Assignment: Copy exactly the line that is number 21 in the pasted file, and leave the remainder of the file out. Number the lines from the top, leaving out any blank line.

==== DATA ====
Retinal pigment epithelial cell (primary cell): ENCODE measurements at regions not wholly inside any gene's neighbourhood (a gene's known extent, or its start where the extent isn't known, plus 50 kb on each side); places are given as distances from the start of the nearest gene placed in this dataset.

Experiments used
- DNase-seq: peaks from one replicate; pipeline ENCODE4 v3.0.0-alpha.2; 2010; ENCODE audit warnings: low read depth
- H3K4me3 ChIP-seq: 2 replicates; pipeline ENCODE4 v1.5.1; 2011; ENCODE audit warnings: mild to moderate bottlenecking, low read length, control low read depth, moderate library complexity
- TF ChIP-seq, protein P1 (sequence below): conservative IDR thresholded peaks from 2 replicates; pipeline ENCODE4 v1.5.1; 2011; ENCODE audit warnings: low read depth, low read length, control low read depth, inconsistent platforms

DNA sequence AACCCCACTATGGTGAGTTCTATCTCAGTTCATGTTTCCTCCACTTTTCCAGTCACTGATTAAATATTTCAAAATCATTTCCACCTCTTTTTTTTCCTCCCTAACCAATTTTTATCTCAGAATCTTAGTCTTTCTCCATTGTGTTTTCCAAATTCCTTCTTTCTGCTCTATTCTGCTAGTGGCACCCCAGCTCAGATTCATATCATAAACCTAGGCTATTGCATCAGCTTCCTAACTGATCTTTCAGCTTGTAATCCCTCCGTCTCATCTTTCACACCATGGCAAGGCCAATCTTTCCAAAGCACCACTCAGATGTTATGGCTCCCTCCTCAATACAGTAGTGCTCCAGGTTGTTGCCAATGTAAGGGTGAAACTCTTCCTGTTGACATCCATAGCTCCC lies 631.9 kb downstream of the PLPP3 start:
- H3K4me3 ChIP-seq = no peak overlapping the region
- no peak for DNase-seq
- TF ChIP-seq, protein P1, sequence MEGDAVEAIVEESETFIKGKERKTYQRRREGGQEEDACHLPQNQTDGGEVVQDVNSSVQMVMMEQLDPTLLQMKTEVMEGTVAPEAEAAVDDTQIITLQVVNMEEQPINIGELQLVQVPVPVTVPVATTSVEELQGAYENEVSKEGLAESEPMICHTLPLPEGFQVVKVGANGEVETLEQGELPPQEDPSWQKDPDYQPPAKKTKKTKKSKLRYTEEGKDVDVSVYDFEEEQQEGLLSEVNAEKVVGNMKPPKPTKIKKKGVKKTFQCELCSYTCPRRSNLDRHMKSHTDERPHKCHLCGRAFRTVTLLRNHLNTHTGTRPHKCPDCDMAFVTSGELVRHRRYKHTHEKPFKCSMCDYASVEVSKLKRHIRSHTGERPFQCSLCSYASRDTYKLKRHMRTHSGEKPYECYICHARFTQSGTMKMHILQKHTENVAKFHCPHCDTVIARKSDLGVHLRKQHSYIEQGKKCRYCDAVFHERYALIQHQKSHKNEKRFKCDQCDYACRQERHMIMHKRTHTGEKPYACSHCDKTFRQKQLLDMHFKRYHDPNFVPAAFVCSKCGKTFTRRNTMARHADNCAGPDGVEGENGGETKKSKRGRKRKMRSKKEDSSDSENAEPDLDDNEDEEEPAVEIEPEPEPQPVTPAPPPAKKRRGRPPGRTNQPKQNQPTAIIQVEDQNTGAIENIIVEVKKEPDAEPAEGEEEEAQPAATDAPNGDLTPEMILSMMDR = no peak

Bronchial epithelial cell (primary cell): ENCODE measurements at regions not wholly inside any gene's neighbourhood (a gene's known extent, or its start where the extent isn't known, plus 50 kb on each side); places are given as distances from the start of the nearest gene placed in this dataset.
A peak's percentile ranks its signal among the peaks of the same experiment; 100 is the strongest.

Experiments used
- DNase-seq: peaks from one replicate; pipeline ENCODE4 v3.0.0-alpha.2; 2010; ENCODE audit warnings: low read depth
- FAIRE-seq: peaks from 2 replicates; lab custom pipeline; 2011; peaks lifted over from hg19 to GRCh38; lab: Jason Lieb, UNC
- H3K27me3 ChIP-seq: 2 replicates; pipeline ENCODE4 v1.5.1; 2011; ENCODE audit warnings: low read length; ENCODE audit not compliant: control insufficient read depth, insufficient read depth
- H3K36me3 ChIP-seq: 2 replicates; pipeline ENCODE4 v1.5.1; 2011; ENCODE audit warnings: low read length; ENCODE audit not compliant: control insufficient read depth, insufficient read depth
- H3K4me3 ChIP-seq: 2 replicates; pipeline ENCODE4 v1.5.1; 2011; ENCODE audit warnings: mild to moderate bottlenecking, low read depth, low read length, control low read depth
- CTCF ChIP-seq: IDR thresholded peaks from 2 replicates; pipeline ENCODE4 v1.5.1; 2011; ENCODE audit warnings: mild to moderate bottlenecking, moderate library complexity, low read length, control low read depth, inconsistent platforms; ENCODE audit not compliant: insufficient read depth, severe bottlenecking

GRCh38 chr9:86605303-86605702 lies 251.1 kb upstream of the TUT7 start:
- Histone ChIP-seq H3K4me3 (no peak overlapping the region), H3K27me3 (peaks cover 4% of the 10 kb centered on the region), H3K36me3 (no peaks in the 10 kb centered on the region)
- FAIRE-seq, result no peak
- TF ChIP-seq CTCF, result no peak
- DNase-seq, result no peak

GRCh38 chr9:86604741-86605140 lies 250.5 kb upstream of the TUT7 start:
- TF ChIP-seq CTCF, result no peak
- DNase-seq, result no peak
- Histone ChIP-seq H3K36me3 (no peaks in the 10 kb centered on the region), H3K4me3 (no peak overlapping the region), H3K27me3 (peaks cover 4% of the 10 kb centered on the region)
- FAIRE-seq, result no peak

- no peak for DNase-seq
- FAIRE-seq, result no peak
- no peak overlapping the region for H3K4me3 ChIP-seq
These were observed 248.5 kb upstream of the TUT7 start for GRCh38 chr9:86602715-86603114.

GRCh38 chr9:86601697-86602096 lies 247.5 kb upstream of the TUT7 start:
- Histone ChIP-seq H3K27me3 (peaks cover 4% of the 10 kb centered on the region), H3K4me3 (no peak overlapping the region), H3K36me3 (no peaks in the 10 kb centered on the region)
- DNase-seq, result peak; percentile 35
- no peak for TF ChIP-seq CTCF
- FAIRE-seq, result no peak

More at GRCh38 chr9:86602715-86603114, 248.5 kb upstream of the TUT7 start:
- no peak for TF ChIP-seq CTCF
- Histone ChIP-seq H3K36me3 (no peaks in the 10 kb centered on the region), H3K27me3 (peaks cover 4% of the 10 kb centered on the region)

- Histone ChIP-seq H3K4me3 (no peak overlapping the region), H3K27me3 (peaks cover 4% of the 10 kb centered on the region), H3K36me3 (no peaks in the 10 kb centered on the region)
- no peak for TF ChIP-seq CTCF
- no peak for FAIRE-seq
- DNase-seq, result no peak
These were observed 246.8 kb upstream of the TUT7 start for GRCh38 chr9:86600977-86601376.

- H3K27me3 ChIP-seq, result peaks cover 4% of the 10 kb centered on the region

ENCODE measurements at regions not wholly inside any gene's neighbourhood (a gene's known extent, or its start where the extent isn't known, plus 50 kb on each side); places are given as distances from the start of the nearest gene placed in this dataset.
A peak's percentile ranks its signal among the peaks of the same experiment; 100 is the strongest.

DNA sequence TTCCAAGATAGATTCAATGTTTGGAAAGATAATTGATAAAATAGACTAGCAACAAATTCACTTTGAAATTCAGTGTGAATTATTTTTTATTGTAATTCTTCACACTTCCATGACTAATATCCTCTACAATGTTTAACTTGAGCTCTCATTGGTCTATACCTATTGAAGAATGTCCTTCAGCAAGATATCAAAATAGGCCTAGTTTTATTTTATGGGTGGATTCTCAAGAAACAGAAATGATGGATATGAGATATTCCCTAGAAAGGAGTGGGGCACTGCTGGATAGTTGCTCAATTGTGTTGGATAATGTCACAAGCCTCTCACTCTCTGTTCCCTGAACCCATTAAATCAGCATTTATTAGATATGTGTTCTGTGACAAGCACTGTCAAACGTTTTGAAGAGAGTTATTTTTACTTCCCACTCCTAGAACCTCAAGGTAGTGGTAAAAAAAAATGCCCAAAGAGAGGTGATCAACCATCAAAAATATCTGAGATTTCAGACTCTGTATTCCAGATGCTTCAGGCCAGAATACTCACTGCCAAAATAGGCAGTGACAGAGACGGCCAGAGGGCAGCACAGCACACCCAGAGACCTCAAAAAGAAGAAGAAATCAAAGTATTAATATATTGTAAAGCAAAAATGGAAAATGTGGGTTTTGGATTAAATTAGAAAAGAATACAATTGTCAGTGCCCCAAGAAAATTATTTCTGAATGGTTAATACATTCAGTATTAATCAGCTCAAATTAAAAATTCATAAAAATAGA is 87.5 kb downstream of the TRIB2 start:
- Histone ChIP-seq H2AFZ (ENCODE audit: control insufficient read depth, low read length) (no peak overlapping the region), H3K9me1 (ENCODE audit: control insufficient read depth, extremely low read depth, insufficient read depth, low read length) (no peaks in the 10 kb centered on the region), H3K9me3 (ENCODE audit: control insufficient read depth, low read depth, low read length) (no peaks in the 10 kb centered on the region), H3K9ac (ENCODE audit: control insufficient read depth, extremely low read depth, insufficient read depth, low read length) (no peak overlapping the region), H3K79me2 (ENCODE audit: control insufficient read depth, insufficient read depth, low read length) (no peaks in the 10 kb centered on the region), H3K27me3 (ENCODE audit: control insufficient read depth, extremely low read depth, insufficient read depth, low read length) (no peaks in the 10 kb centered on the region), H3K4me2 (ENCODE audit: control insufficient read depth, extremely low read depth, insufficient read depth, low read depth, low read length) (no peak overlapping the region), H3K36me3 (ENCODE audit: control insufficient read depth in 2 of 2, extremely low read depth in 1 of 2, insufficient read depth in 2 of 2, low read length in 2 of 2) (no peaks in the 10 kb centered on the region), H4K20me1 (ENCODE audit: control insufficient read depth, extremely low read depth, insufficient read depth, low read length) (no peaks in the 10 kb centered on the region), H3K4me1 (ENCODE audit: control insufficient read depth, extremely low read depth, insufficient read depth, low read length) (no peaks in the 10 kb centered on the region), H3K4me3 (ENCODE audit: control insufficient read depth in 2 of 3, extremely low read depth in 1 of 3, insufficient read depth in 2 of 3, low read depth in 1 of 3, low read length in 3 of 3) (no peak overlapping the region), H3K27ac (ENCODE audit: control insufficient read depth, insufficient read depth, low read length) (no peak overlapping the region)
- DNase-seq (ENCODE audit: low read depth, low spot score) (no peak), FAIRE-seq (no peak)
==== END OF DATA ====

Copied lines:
- FAIRE-seq, result no peak